'Theatre is at a very exciting place now'

'Theatre is at a very exciting place now'

Theatre excites Quasar Thakore Padamsee like nothing else. He has directed and produced over 25 plays with QTP that include 'A Peasant of El Salvador', 'Project S.T.R.I.P.', 'So Many Socks' and 'Minorities'.  Quasar will be directing 'Mother Courage And Her Children', which will be staged as part of the 'Deccan Herald Theatre Festival' that is curated by Sandbox Collective. The play will be staged on December 3, 7 pm at Chowdiah Memorial Hall.

In a candid chat with Tini Sara Anien, the director talks about  the festival.

How excited are you to be a part of the 'Deccan Herald Theatre Festival'?

The festival has been a part of the psyche of Bengaluru. There are events which are a part of the cultural bloodflow of a city and this festival has been that. It feels nice to be a part of such an event.

What is unique about the festival?

Most festivals are centric to one or two venues.  Each of the plays in the 'Deccan Herald Theatre Festival' is being staged at a different venue which makes it really unique. This gives Bengalureans an opportunity to watch at least  some of the plays. Across the country, people  are trying to experiment with new  formats. Festivals now are not just about staging a collection of plays but showcasing a range of work which is quite widespread.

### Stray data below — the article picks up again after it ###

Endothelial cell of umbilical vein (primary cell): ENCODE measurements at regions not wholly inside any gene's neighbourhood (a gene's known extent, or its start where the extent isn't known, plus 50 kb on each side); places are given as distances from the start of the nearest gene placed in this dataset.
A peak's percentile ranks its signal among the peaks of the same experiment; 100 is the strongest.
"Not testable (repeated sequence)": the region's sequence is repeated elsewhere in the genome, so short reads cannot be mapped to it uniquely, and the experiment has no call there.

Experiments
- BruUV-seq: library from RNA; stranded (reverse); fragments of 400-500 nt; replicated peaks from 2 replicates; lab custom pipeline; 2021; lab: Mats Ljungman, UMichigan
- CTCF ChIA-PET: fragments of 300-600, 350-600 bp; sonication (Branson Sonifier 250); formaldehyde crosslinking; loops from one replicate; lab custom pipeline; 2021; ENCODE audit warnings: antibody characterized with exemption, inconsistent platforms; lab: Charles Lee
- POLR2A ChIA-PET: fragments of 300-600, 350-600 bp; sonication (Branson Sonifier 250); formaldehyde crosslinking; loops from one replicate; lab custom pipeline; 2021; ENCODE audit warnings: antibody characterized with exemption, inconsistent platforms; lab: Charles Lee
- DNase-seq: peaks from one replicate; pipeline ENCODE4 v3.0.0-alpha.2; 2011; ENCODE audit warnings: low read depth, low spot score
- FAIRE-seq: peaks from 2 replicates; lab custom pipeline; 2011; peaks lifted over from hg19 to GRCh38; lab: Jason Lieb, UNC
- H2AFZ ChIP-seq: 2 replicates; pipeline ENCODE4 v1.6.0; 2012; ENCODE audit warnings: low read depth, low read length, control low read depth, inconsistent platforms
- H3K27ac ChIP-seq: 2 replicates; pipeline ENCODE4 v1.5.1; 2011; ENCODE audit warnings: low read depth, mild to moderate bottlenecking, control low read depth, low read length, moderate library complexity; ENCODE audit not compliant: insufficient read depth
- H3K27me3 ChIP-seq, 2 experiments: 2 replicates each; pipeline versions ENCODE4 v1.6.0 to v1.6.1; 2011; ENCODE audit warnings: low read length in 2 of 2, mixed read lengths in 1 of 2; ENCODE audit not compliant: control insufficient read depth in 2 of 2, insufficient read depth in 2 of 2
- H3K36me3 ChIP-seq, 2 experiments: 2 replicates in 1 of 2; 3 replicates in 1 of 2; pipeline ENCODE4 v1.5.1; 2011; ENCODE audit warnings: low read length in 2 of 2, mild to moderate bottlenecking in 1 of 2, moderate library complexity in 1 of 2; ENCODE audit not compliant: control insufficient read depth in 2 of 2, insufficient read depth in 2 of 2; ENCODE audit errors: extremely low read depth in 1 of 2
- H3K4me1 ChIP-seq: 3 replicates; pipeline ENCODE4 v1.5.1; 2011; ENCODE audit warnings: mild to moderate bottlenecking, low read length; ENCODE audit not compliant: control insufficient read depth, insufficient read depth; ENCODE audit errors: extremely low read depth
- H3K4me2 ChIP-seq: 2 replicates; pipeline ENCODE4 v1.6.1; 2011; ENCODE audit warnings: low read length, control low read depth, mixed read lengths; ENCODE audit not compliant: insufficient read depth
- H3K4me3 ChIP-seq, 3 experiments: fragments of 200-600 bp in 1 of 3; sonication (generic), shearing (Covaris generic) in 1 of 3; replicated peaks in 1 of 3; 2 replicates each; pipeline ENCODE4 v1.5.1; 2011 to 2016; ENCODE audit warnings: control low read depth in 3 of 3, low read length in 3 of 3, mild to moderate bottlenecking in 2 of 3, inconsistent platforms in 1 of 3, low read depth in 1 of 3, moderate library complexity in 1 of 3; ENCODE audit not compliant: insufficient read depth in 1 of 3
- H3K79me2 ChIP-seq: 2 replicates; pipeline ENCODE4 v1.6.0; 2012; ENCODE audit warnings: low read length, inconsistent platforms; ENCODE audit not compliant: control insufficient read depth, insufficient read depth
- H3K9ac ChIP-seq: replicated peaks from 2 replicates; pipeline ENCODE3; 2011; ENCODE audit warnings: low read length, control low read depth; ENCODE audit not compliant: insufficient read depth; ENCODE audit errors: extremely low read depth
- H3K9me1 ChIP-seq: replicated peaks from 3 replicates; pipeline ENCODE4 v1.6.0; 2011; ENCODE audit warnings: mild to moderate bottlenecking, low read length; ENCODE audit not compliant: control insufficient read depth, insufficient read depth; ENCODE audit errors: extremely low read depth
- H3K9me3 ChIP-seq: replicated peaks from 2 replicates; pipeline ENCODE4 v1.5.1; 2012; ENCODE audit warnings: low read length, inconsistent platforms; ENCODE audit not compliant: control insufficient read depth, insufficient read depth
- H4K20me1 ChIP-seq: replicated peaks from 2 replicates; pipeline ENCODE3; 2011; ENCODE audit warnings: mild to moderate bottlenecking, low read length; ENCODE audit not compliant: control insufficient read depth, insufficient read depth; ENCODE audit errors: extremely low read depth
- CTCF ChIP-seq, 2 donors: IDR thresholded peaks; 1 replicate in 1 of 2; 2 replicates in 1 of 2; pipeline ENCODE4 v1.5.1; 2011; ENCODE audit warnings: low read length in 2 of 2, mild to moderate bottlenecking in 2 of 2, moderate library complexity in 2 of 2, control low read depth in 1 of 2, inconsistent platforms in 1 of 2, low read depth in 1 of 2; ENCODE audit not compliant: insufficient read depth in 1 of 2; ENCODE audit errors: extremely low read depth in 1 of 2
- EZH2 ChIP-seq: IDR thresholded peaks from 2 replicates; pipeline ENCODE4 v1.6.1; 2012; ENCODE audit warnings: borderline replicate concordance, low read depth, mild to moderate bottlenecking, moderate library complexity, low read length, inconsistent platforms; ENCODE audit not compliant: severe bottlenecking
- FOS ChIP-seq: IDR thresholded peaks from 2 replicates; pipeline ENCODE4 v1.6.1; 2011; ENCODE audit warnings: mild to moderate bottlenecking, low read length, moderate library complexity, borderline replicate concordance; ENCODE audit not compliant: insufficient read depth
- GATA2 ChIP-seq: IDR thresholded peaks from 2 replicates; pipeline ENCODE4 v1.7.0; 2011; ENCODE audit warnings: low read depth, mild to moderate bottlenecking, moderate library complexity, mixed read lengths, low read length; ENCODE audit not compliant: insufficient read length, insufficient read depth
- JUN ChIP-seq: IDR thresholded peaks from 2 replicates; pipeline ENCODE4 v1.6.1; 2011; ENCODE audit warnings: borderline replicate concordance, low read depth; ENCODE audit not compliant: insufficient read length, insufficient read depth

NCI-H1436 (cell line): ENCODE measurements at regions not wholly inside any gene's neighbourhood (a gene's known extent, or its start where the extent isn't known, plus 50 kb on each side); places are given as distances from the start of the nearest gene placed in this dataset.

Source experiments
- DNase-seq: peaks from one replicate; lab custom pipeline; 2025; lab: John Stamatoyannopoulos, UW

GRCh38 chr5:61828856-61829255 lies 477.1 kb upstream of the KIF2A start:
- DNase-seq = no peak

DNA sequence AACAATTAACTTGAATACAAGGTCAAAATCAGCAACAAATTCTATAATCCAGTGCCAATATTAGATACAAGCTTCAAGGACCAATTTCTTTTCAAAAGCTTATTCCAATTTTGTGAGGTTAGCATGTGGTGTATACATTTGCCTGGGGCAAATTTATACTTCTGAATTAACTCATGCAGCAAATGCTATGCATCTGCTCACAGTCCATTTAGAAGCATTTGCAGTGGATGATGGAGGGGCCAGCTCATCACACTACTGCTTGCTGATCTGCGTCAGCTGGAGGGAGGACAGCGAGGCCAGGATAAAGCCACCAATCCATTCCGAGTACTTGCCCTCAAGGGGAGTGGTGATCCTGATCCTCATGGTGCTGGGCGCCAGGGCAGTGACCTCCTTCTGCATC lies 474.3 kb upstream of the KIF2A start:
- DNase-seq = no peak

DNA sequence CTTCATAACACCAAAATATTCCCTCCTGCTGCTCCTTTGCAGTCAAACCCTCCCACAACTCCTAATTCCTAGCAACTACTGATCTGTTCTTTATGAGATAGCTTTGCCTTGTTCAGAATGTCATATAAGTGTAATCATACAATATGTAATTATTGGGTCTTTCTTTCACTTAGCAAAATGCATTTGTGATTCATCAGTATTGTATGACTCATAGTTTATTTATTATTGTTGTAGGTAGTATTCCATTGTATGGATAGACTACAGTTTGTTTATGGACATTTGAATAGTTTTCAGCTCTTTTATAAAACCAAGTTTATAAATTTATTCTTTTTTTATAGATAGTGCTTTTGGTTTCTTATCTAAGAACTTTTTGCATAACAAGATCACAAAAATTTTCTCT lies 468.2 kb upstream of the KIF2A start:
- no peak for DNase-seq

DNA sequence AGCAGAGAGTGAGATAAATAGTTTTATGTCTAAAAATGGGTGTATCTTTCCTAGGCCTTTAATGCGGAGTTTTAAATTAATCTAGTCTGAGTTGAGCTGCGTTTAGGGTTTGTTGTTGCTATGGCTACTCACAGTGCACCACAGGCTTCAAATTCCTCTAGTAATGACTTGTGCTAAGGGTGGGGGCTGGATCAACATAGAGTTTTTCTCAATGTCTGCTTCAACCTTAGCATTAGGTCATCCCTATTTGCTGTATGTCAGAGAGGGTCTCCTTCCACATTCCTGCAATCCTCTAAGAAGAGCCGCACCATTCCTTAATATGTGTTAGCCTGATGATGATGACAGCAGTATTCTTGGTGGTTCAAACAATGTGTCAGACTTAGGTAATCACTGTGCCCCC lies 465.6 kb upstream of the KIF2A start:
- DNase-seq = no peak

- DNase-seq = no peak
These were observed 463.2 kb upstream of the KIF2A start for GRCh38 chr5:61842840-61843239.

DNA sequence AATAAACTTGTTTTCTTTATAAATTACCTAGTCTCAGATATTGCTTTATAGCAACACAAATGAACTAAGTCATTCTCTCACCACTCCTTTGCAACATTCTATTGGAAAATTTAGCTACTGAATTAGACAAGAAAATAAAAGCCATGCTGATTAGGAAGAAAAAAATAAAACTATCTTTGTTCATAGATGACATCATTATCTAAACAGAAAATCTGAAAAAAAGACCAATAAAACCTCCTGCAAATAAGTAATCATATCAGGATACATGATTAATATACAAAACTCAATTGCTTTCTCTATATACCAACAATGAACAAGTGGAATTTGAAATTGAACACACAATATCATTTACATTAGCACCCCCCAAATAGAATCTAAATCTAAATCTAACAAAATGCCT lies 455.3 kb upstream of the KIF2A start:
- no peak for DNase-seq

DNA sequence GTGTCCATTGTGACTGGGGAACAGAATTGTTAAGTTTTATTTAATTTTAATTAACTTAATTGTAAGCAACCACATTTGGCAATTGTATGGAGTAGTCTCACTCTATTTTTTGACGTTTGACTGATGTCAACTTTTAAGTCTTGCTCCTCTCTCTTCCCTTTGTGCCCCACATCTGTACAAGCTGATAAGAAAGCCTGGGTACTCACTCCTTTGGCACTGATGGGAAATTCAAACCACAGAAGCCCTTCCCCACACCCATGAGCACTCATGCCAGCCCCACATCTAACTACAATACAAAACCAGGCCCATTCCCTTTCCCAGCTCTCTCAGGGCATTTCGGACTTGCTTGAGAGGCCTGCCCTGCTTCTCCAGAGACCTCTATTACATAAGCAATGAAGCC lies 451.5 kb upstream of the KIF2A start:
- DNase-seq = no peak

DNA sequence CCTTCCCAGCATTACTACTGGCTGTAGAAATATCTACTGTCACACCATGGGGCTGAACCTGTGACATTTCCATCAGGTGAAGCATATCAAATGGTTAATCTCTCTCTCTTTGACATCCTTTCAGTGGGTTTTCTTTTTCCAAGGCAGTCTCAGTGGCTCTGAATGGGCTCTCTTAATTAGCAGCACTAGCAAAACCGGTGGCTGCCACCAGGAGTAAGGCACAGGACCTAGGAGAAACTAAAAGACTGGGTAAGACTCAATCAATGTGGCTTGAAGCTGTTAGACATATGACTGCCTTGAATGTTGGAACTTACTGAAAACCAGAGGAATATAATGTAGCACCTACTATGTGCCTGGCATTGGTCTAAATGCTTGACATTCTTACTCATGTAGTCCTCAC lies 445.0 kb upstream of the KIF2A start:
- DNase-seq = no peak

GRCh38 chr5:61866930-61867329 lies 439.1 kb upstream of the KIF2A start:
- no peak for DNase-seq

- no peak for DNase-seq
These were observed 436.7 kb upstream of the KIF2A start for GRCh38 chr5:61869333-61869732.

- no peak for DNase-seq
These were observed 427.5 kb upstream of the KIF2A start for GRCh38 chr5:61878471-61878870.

Why did you select 'Mother Courage and Her Children' for the festival?

I  picked up the play about a year ago to use it as a text in a class I was teaching.  When I was reading it, I was surprised that it was written in the 1930s in Germany but is still so relevant. The question in my head is not why this play, but why not? Nobody knows who is fighting who now, which is very fascinating. All the things that Bertolt Brecht talks about in the play apply to the current conforms.  

What are the points you look into when directing a play?

If it is a play which already exists then it is about how good the play is, how it speaks to one and whether it hurts one in the gut.

 Theatre runs in your family. How did your interest develop?

My interest in theatre  happened  by chance. I was sent to a boarding school where I was part of a couple of plays there. When I was acting in a play at the age of 16, in the middle of my part, I suddenly realised 'Oh my God, this is so cool!'. I even forgot my lines for a brief moment because I was enjoying the moment of realisation.  
What is nice is that neither of my parents ever pressurised me. My work is different from my other family members. I respond strongly to form, my mother responds to content and my father responds to scale.  We are not clones of each other.  

Has the theatre scene changed from when you started?

Very much! Theatre in India is at a very exciting  place now. There are more groups performing, more kinds of plays,  more writers writing and more venues  hosting plays. In Bengaluru, places like Ranga Shankara and Jagriti came up and even other venues are opening up, which is thrilling.  

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